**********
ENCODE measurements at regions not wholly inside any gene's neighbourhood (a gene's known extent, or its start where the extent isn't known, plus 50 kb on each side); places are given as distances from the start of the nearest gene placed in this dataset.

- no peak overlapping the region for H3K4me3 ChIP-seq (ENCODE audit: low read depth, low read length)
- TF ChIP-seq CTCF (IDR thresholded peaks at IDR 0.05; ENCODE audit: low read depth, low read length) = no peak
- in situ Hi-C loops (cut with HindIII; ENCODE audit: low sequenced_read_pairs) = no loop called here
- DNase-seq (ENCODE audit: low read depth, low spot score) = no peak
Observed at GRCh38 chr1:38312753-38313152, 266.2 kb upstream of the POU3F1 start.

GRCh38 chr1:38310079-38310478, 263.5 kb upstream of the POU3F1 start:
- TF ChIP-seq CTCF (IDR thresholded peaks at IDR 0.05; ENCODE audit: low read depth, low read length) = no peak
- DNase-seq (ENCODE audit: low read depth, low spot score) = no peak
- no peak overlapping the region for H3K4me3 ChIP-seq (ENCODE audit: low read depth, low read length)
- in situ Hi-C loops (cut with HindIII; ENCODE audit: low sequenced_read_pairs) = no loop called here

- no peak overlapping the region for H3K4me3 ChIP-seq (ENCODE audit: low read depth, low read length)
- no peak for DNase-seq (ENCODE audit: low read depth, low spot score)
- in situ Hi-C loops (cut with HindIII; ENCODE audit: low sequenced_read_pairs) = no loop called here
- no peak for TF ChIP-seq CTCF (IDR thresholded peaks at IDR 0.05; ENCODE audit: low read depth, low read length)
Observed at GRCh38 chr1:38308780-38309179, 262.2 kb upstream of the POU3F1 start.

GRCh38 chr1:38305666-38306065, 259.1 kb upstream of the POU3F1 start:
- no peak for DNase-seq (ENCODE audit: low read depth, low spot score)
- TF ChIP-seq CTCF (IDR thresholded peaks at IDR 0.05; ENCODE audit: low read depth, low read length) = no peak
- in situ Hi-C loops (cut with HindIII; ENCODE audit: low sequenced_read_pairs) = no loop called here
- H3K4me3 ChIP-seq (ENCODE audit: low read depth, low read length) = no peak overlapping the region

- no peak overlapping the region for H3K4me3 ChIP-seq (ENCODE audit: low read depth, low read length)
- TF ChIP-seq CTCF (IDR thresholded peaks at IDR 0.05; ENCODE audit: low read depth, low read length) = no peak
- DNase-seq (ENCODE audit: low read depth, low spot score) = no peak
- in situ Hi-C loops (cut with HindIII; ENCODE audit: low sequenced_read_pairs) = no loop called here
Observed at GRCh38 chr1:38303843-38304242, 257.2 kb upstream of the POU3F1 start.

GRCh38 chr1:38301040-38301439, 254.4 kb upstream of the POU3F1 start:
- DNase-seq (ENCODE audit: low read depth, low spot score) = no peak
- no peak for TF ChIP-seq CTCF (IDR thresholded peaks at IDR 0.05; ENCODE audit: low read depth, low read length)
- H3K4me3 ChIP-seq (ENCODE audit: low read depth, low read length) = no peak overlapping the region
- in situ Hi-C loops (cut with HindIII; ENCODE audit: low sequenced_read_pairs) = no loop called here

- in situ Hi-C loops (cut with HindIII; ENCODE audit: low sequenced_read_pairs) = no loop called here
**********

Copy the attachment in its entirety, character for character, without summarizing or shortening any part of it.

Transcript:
ENCODE measurements at regions not wholly inside any gene's neighbourhood (a gene's known extent, or its start where the extent isn't known, plus 50 kb on each side); places are given as distances from the start of the nearest gene placed in this dataset.

- no peak overlapping the region for H3K4me3 ChIP-seq (ENCODE audit: low read depth, low read length)
- TF ChIP-seq CTCF (IDR thresholded peaks at IDR 0.05; ENCODE audit: low read depth, low read length) = no peak
- in situ Hi-C loops (cut with HindIII; ENCODE audit: low sequenced_read_pairs) = no loop called here
- DNase-seq (ENCODE audit: low read depth, low spot score) = no peak
Observed at GRCh38 chr1:38312753-38313152, 266.2 kb upstream of the POU3F1 start.

GRCh38 chr1:38310079-38310478, 263.5 kb upstream of the POU3F1 start:
- TF ChIP-seq CTCF (IDR thresholded peaks at IDR 0.05; ENCODE audit: low read depth, low read length) = no peak
- DNase-seq (ENCODE audit: low read depth, low spot score) = no peak
- no peak overlapping the region for H3K4me3 ChIP-seq (ENCODE audit: low read depth, low read length)
- in situ Hi-C loops (cut with HindIII; ENCODE audit: low sequenced_read_pairs) = no loop called here

- no peak overlapping the region for H3K4me3 ChIP-seq (ENCODE audit: low read depth, low read length)
- no peak for DNase-seq (ENCODE audit: low read depth, low spot score)
- in situ Hi-C loops (cut with HindIII; ENCODE audit: low sequenced_read_pairs) = no loop called here
- no peak for TF ChIP-seq CTCF (IDR thresholded peaks at IDR 0.05; ENCODE audit: low read depth, low read length)
Observed at GRCh38 chr1:38308780-38309179, 262.2 kb upstream of the POU3F1 start.

GRCh38 chr1:38305666-38306065, 259.1 kb upstream of the POU3F1 start:
- no peak for DNase-seq (ENCODE audit: low read depth, low spot score)
- TF ChIP-seq CTCF (IDR thresholded peaks at IDR 0.05; ENCODE audit: low read depth, low read length) = no peak
- in situ Hi-C loops (cut with HindIII; ENCODE audit: low sequenced_read_pairs) = no loop called here
- H3K4me3 ChIP-seq (ENCODE audit: low read depth, low read length) = no peak overlapping the region

- no peak overlapping the region for H3K4me3 ChIP-seq (ENCODE audit: low read depth, low read length)
- TF ChIP-seq CTCF (IDR thresholded peaks at IDR 0.05; ENCODE audit: low read depth, low read length) = no peak
- DNase-seq (ENCODE audit: low read depth, low spot score) = no peak
- in situ Hi-C loops (cut with HindIII; ENCODE audit: low sequenced_read_pairs) = no loop called here
Observed at GRCh38 chr1:38303843-38304242, 257.2 kb upstream of the POU3F1 start.

GRCh38 chr1:38301040-38301439, 254.4 kb upstream of the POU3F1 start:
- DNase-seq (ENCODE audit: low read depth, low spot score) = no peak
- no peak for TF ChIP-seq CTCF (IDR thresholded peaks at IDR 0.05; ENCODE audit: low read depth, low read length)
- H3K4me3 ChIP-seq (ENCODE audit: low read depth, low read length) = no peak overlapping the region
- in situ Hi-C loops (cut with HindIII; ENCODE audit: low sequenced_read_pairs) = no loop called here

- in situ Hi-C loops (cut with HindIII; ENCODE audit: low sequenced_read_pairs) = no loop called here